Friday , August 12 2022

Dark matter may be older than the Big Bang itself


Dark matter and its intrusion are among the greatest mysteries of modern physics. But a new study from Johns Hopkins University says it may have formed before the Big Bang, he reports Scientific Alert.

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Although dark matter makes up about 80% of the mass in the universe, we don't know much about it. for new study of Johns Hopkins University, however, could be made up of particles that appeared in a fraction of a second before the Big Bang. It also shows new ways to identify it through observation.

“The study revealed a new relationship between particle physics and astronomy. If dark matter consists of new particles forming before the Big Bang, they have a unique effect on how galaxies distribute. This relationship can be used to reveal their identity and knowledge of the times before the Big Bang, ”said Johns Hopkins University astronomer and physicist Tommi Tenkanen.

A key in the formation of the universe

Researchers have shown that dark matter plays a key role in the formation of galaxies and their clusters. Although it is not directly observable, it is known that dark matter exists because of its gravitational effects, which affect visible matter and form it in space, Science Daily. Using a mathematical structure, scientists have shown that dark matter could be formed before the Big Bang during a period known as cosmic inflation. With the rapid expansion of the universe, a number of particles have formed, called scalars, of which only the famous Higgs particle has been discovered to date.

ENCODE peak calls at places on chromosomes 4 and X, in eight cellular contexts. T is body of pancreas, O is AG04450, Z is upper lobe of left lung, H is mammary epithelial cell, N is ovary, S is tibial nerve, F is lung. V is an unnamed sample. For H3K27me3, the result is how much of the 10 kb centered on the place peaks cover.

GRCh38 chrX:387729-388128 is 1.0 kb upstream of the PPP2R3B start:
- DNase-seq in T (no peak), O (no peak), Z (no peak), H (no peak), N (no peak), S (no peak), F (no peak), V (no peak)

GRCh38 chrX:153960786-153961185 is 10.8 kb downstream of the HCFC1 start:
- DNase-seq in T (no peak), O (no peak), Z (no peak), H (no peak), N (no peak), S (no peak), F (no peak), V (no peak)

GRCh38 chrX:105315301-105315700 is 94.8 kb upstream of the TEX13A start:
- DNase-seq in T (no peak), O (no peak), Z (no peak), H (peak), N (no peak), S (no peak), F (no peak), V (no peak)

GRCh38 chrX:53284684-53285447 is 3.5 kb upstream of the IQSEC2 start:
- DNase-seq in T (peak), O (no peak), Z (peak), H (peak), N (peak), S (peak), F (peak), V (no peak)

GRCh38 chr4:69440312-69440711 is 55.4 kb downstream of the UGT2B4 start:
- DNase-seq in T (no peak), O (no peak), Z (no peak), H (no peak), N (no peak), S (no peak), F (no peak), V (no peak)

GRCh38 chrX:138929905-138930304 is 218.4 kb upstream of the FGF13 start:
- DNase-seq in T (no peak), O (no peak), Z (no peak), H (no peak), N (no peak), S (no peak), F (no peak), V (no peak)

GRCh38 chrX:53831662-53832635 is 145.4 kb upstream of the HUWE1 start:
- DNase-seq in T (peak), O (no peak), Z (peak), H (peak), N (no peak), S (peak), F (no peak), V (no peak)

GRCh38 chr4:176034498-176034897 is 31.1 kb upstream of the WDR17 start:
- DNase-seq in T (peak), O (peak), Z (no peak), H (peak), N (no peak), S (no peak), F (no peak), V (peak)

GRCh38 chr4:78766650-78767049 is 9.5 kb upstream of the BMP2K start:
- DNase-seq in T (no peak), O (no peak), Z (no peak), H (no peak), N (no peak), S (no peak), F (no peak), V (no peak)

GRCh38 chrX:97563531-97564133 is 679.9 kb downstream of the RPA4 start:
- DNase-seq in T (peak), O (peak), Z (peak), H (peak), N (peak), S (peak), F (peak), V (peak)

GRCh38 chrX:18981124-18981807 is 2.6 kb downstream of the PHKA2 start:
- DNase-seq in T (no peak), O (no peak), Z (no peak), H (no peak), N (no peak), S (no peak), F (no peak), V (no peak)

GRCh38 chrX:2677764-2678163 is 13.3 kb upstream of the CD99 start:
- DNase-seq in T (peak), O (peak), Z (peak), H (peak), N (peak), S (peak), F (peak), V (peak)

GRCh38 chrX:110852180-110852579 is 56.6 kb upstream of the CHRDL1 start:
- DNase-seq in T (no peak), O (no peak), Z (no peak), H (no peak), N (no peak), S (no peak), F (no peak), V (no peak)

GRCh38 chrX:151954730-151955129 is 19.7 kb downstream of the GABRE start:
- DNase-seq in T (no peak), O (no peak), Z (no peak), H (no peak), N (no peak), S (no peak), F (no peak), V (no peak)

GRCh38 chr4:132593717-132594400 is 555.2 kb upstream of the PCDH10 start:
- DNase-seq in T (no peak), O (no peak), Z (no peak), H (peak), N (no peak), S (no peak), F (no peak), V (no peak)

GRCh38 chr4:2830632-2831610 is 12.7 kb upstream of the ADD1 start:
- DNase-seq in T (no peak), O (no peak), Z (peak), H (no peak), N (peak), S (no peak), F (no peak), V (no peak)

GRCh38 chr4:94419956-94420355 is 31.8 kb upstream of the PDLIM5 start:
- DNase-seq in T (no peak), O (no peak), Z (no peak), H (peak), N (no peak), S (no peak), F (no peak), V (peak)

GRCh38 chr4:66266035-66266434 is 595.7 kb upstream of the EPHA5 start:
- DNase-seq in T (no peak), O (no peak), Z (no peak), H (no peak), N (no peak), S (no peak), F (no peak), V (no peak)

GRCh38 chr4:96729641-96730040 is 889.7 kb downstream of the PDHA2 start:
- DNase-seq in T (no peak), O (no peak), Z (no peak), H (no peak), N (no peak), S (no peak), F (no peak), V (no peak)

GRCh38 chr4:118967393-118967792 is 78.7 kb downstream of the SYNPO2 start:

The future of dark matter research is out the door

The study also suggested a way to track the origin of dark matter by observing its effects on visible matter in the universe. "Although this kind of dark matter is too euphoric to be discovered in particle experiments, it can be detected in astronomical observations," Tenkanen added. He also claims that we will learn more about dark matter and its origins in the coming years, which is attributed to the launch of the Euclidean satellite, which the European Space Agency wants to launch into space in 2022.

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